The Humidity Factor: Hardwood Flooring in the Summer
Summer time is all about enjoying the outdoors with family and friends while soaking up that sunshine! While the pool side fun is inviting to you, your home is going through some significant changes as the humidity inevitably settles in. While not all things in the home will be affected by these changes, there is one specific element that you should really take precaution to monitor and protect. I’m talking about your hardwood floors.
Hardwood flooring goes through certain transformations, like most natural materials as seasonal changes happen. This is not a reason for being alarmed though, there are ways to prevent it that we will be discussing in this article. As for now let’s begin with why and how these transformations happen.
Hardwood Flooring and Seasonal Humidity
Before we get into a break down it is important to note that Solid and Engineered Hardwood Flooring environments should always be kept at a 35% to 50% Humidity Level.
What happens with High Humidity?
When the humidity of your home moves passed 55% it is possible that moisture will begin to be absorbed into your hardwood flooring. This could cause a variety of issues, mostly swelling related. When the wood begins to swell it will create pressure between the boards. Depending on the extremity of the swelling this will lead to warping or cupping of the boards. Even though engineered hardwoods are advertised to handle moisture better (and they do,) they are included in swelling possibilities, and are still susceptible to moisture damage.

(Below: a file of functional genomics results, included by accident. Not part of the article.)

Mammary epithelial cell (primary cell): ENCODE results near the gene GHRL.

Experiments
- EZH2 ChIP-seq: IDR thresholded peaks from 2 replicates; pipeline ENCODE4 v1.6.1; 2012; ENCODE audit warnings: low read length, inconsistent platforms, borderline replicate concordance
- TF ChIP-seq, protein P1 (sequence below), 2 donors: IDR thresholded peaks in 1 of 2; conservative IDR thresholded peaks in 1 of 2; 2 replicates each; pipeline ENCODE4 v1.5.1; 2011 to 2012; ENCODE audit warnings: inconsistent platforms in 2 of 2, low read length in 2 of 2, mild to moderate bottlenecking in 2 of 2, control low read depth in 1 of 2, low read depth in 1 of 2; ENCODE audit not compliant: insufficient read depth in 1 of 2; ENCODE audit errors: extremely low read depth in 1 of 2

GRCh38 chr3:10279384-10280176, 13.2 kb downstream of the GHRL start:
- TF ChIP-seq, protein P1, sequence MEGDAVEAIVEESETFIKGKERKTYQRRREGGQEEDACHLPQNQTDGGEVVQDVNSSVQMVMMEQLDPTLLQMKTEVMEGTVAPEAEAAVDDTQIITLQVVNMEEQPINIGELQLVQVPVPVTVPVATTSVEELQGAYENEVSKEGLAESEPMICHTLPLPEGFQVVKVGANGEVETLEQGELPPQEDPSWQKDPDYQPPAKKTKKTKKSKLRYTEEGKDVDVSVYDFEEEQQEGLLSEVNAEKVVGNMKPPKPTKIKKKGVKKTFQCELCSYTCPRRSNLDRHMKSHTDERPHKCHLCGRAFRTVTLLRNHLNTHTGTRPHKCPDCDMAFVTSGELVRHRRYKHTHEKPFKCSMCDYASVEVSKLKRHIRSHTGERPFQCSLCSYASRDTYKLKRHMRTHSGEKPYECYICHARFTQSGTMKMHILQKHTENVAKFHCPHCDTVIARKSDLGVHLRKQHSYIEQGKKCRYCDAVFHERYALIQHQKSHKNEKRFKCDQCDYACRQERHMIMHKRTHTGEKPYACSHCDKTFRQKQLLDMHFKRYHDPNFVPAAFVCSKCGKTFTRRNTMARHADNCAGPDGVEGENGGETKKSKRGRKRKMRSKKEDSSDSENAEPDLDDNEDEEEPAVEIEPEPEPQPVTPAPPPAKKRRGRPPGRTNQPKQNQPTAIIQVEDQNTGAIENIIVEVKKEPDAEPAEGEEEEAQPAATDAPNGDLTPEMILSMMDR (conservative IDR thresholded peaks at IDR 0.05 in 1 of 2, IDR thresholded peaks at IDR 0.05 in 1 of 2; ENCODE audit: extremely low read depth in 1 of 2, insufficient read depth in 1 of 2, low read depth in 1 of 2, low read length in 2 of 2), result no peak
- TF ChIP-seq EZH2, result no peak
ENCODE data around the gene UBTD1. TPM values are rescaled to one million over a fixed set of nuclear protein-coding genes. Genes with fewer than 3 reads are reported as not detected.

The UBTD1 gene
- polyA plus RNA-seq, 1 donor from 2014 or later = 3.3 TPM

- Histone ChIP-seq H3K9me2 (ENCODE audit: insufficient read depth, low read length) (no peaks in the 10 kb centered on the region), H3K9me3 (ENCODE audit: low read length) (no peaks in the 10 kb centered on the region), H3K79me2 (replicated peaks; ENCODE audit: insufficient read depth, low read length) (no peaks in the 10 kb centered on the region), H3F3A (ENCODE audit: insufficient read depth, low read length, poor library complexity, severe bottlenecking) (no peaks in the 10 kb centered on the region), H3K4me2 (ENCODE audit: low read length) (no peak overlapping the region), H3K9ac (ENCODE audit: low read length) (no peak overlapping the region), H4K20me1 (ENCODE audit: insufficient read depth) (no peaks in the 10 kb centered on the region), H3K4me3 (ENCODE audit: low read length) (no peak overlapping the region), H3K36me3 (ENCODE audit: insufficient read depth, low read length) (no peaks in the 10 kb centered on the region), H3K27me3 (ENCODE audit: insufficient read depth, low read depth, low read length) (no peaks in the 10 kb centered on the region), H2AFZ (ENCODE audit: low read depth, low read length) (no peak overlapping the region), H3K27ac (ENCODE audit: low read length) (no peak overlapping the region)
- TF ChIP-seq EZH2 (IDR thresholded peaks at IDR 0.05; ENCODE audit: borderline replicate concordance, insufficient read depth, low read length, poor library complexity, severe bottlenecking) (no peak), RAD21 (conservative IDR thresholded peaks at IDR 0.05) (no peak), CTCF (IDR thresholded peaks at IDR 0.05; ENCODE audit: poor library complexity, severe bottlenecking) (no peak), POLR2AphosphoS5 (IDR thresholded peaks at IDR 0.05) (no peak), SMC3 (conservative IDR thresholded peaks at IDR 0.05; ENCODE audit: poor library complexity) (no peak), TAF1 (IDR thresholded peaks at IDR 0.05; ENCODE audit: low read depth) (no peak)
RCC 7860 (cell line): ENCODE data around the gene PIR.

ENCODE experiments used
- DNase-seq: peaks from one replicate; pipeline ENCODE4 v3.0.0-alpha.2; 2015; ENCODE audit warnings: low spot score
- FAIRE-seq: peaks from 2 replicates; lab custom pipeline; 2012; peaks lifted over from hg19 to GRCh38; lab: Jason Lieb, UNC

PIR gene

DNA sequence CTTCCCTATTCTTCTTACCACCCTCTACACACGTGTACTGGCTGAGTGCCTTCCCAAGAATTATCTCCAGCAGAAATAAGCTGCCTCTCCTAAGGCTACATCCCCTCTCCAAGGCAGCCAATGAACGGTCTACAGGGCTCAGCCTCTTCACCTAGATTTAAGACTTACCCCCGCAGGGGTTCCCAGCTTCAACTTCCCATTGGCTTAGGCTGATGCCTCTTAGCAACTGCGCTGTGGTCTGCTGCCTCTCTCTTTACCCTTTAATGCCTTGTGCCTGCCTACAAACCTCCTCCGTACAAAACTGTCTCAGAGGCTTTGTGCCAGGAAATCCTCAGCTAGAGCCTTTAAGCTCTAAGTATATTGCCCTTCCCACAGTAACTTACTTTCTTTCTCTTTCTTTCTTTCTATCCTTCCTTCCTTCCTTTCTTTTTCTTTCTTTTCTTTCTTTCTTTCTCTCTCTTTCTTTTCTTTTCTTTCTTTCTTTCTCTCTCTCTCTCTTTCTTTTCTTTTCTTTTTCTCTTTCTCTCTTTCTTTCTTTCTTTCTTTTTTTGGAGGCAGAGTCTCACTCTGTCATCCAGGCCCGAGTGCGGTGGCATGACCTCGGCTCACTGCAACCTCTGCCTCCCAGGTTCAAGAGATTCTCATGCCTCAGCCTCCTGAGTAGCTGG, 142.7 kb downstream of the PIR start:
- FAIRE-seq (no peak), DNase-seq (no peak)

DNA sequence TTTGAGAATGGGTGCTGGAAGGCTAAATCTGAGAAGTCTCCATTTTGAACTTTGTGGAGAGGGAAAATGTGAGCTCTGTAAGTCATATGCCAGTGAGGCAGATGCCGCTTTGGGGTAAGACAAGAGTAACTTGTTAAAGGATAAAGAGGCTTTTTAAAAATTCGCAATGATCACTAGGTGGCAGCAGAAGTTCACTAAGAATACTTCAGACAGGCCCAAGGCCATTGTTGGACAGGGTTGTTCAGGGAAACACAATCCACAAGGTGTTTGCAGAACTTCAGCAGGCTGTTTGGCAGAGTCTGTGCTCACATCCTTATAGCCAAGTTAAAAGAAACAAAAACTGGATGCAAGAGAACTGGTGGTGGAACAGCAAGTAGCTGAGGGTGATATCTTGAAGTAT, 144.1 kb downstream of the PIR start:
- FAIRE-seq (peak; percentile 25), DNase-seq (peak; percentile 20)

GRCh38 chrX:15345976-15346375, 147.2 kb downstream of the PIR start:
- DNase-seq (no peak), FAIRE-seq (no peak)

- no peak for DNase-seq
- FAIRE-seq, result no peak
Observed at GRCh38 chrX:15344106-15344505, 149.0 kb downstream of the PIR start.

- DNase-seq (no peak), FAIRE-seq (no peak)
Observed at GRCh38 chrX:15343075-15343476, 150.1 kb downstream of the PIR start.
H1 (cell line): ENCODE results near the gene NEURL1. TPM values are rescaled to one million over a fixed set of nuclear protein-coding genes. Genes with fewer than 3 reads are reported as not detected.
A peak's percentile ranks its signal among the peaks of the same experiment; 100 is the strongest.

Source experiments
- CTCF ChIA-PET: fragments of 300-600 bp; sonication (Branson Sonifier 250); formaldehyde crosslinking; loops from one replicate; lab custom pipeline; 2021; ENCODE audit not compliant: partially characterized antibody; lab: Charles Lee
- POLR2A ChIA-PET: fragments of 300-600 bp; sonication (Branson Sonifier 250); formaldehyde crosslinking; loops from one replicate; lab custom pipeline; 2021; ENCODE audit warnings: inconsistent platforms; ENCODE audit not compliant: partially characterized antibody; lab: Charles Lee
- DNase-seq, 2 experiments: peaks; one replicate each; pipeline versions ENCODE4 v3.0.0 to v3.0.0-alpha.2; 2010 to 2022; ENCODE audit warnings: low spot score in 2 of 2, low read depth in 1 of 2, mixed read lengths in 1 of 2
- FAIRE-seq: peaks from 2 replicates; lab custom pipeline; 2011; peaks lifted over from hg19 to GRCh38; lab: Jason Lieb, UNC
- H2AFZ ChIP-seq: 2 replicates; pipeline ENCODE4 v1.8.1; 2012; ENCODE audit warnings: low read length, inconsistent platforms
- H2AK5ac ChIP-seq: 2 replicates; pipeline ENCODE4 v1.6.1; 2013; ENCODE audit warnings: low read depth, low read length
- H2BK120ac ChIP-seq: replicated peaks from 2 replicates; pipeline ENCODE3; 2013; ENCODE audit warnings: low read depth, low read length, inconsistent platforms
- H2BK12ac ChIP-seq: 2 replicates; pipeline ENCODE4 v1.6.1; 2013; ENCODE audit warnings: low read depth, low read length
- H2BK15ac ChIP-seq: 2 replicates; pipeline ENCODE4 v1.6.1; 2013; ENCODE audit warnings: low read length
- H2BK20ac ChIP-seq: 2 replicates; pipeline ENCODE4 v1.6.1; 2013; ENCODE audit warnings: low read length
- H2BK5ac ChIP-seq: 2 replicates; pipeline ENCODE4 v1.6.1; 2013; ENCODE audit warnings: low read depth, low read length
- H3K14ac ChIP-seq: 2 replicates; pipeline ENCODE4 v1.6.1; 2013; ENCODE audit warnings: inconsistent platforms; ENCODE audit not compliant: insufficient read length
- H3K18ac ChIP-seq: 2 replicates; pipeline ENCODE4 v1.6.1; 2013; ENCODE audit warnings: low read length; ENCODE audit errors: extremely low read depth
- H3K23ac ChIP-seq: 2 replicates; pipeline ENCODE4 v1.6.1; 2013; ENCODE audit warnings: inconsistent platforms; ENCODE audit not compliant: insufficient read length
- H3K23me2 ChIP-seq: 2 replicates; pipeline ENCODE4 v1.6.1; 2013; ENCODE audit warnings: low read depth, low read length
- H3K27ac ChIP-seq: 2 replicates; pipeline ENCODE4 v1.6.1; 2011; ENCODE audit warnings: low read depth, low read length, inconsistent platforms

What happens with Low Humidity?
On the opposite end of the spectrum, when humidity levels drop below 35% it can cause serious issues as well. In many cases under low humidity conditions in an environment the wood can dry out quickly. This weakens the wood and causes splintering. It can literally become so dry that it will split the board along the grain of the hardwood, damaging the finish as well.
How to Prevent Humidity Damage to Hardwood Floors
While not an exact solution, there are definite ways to prevent damage related to humidity. The answer is in the right tools. Checking the humidity levels in your specific rooms using a hydrometer or humidistat is a great way to keep your flooring in could condition. When they go beyond the specified humidity level limits you will need to take action. Use a dehumidifier when humidity is above the recommended level and a humidifier when below. These simple actions could prevent a hardwood flooring catastrophe!